WASHINGTON — The United States, already the world's largest debtor nation, fell another $99 billion in the hole last year despite the stock market crash and the falling dollar, the Commerce Department reported Thursday.
By the end of 1987, the department said, foreign individuals, companies and governments held $368.2 billion more in U.S. assets than the total of American investment abroad.
Despite the enormous U.S. international debt, however, the total return on American investments abroad was $20.3 billion greater in 1987 than total earnings on foreign investments in the United States.
Commerce Undersecretary Robert Ortner conceded that the U.S. surplus in international investment income is declining and eventually will disappear if foreign investment here continues to surpass U.S. investment abroad. But, he noted, the gradual but steady decline in the total U.S. trade deficit inevitably will mean a slowdown in foreign capital flowing to the American economy.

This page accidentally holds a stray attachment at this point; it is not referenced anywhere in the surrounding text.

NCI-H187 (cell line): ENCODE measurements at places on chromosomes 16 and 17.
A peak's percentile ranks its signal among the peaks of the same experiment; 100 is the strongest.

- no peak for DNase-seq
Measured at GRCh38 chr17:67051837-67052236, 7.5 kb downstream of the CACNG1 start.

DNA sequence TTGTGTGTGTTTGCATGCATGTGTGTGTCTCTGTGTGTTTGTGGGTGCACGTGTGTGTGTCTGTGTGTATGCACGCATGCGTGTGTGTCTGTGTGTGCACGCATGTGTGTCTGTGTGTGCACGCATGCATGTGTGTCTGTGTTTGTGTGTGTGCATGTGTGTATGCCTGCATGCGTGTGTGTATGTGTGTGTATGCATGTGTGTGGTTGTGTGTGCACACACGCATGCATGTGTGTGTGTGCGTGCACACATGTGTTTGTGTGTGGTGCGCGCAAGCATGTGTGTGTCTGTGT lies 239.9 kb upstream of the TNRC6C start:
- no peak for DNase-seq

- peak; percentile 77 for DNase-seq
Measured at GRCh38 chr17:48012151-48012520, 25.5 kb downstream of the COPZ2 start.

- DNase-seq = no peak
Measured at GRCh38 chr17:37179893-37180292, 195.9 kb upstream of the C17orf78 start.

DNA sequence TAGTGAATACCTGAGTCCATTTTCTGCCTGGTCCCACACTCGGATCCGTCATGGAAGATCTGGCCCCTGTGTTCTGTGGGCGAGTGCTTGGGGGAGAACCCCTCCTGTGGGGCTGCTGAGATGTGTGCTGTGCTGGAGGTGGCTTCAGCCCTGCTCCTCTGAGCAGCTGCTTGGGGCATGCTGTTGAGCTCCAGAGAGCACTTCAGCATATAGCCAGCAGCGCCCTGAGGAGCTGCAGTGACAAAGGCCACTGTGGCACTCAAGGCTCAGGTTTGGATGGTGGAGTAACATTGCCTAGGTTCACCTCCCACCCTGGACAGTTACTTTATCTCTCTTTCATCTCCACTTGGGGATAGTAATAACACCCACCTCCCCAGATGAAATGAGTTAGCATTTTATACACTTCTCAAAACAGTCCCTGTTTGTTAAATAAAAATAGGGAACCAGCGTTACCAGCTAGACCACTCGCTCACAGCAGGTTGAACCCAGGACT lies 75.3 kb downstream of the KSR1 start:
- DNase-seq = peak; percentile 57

Europeans Big Investors
By year's end, total foreign assets in the United States were $1.54 trillion. Of that, $539 billion was in bank deposits and another $344 billion was in foreign private portfolio investment in U.S. corporate stocks and bonds.
Foreign direct investment in U.S. companies, factories and real estate totaled $261.2 billion at the end of the year, a figure still dwarfed by $308.9 billion in American direct investment abroad.
Contrary to popular belief, the largest foreign investors in the United States are European, not Japanese. At the end of 1987, Britain was the largest direct investor with $75 billion, up from $56 billion the year before, followed by the Netherlands at $47 billion, up from $41 billion, and Japan at $33 billion, up from $27 billion.